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Watertown apartment proposal faces hurdles

By Jaclyn Reiss
Globe Correspondent / January 15, 2012
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A real estate developer has proposed building a 222-unit luxury apartment complex on Waltham Street in Watertown, but the company must overcome obstacles from neighbors, the Planning Board, and the Conservation Commission before moving forward.

Kevin Maley, development vice president of Wood Partners, said the company is eyeing Watertown for the project because of its close proximity to major transportation routes, and employment opportunities offered by Boston and Cambridge.

The company’s proposal calls for a three-building complex with 350 parking spots below the apartments. All units would be either one- or two-bedrooms and feature high-end finishings, and residents would have access to a large common pool and a clubhouse. The developer also included beautifying Walker Pond in its proposal, promising to make the nearby water body publicly accessible.

Maley said the company hopes to attract young professionals in the 26- to 35-year-old range as renters.

He said 10 percent of the units would be rented at below-market rates to income-eligible residents.

Ideally, Wood Partners would like to break ground this summer and make the first building available for rent by fall 2013, with the whole project completed by early 2014, Maley said.

Building the complex would cost approximately $46 million, according to the company.

However, Watertown’s community development and planning director, Steve Magoon, said the company still must obtain site and permit approval at a Planning Board meeting.

The next scheduled date for the company to appear before the board is Feb. 8.

Since November, when public hearings began for the project, residents and Planning Board members have raised concerns over potential problems from increased area traffic, possible lowering of property values, and a change to the neighborhood’s character, Magoon said.

“From a planning perspective, I think we have to be respectful of those concerns, and address those in terms of individual projects and in terms of long-range planning,’’ he said, adding that a third-party independent traffic study is in the works.

The development company must also circle back to the Conservation Commission if it gains approval from the Planning Board, since a portion of the property sits within a 100-foot buffer zone to legally protected wetlands.

Watertown conservation agent Chris Hayward said Wood Partners would need to do soil tests to make sure the ground offers enough stability and support for the proposed buildings.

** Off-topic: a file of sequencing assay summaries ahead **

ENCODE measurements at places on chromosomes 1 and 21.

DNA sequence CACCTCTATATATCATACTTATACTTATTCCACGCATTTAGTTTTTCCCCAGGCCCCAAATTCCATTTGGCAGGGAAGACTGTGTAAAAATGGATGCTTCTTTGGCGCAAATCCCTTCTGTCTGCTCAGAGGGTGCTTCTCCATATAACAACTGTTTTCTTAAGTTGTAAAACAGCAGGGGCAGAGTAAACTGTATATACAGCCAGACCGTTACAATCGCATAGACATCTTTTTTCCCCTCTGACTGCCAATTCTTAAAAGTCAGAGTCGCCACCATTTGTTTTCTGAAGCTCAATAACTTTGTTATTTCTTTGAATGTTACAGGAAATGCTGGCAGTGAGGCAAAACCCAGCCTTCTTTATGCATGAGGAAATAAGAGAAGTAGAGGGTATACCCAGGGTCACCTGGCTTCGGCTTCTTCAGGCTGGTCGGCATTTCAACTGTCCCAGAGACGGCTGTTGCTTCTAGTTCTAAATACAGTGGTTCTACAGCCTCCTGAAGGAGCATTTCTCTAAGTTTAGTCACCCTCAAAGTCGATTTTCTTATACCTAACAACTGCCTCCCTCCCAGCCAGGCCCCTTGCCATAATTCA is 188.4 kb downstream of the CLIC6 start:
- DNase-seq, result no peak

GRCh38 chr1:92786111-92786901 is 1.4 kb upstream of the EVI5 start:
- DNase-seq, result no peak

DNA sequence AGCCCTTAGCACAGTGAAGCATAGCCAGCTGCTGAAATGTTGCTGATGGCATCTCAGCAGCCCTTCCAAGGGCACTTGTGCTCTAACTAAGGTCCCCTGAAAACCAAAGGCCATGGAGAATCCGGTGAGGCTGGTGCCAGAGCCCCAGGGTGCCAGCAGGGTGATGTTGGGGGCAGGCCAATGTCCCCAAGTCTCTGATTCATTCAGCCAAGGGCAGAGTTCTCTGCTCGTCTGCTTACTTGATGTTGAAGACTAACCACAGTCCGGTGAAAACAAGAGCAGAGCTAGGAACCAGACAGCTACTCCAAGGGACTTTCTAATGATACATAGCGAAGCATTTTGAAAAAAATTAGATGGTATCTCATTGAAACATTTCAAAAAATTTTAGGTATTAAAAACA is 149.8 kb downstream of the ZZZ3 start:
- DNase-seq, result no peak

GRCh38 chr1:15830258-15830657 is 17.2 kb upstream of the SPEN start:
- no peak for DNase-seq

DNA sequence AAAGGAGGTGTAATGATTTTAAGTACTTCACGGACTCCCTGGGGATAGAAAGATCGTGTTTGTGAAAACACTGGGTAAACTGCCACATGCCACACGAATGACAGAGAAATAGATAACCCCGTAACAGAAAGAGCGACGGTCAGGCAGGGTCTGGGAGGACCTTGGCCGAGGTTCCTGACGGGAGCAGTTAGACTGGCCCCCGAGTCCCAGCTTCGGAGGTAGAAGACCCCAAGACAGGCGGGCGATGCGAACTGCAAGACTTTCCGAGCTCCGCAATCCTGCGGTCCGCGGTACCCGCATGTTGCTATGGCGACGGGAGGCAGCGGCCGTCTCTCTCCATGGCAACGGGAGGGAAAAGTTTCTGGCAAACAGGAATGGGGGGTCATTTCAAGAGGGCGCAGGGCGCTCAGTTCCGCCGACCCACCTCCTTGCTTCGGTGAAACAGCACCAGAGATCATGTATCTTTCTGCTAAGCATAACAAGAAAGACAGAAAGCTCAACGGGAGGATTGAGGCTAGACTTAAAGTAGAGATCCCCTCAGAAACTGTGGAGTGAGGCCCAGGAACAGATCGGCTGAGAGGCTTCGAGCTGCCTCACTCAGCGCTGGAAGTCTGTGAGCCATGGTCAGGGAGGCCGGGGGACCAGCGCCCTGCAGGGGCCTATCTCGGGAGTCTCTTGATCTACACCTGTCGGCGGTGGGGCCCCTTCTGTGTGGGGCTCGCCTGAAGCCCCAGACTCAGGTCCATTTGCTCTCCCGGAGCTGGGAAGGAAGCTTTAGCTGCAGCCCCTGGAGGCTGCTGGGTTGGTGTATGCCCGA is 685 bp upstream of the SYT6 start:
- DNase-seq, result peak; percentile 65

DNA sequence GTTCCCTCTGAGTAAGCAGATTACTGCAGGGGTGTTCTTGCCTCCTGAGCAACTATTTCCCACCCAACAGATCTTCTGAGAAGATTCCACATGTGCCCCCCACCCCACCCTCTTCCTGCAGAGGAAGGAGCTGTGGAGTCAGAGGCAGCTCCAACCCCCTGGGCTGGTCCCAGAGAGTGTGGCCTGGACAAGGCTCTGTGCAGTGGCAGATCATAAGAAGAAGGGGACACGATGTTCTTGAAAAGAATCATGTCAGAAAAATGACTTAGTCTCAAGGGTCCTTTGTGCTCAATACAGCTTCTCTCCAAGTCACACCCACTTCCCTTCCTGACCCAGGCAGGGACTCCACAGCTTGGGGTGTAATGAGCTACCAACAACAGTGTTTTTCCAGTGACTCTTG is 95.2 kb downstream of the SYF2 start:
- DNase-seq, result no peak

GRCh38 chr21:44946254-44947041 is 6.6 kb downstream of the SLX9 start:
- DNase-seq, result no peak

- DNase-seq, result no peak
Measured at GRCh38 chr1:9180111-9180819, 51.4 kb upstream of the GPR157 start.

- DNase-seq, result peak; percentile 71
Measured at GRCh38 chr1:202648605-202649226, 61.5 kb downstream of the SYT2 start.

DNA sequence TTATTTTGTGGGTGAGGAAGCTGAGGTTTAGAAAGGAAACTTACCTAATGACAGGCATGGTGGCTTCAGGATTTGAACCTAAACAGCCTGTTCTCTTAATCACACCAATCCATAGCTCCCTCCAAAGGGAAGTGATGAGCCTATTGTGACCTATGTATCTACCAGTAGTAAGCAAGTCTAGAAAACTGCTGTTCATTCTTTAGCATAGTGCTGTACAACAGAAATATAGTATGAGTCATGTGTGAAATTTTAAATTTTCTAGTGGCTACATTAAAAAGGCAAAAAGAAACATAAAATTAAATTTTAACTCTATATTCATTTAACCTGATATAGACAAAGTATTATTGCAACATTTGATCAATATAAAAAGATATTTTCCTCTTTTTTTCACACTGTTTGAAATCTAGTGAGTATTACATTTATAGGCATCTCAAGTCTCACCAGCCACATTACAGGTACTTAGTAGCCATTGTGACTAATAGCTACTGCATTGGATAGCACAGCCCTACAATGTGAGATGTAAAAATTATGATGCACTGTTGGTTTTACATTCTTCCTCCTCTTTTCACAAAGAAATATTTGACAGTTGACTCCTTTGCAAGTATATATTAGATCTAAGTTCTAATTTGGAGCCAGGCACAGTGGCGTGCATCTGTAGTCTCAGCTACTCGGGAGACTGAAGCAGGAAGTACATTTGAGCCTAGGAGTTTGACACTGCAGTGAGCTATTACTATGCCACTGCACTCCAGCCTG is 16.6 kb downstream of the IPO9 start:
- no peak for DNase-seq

“The borings would take place in the 100-foot buffer zones to wetland areas, so they had to talk to us about that’’ last month, Hayward said.

Obstacles aside, Magoon said he thinks the complex would successfully attract young workers, small families, and residents looking to sell their home and downsize in this slow economy.

“I would say for Watertown, and the region as a whole, there’s a need for a variety of forms of residential development,’’ Magoon said.

“If the project comes forward, it will attract people in that spectrum, and I think it will be successful.’’

Magoon said the project proposal represents new growth for the town, and if approved, would provide increases in local tax revenue.

However, some neighborhood residents remain wary. Marcia Sassoon, who owns the Pooch Palace on nearby Stanley Avenue, said while she supports developing the Waltham Street parcel, and its overgrown section that is said to host coyotes, she is concerned about increased traffic on her dead-end street.

“Drivers need to turn around, and then they race back out again,’’ Sassoon said, noting that Waltham Street is a mere one-minute walk from her business.

“Also, with 220 families or single people driving back and forth with no traffic light, that would not only increase traffic, but it would be a safety hazard,’’ she said.

Sassoon said she also did not relish a rowdier neighborhood, noting that with rental apartments and many local colleges nearby, the complex could attract students and partying.

“I’m sure it might be a little noisier over there, and having a lot of extra noise, yelling, or partying sets pooches off when they’re outside,’’ she said.

Maley said Wood Partners is working closely with the town to deal with neighbors’ fears, including shrinking the number of units, perhaps to 211, as well as developing traffic alleviating strategies, and designating eight parking spots for the public to gain access to Walker Pond.

If the town does not approve this project, Maley said, Wood Partners would continue to consider Watertown for a major development. The company also owns rental properties in Arlington, Melrose, and Stoughton.

“We realize it’s a discretionary approval. We understand that, and we’re hopeful the town will understand and appreciate the investment we’re putting into the site,’’ Maley said.

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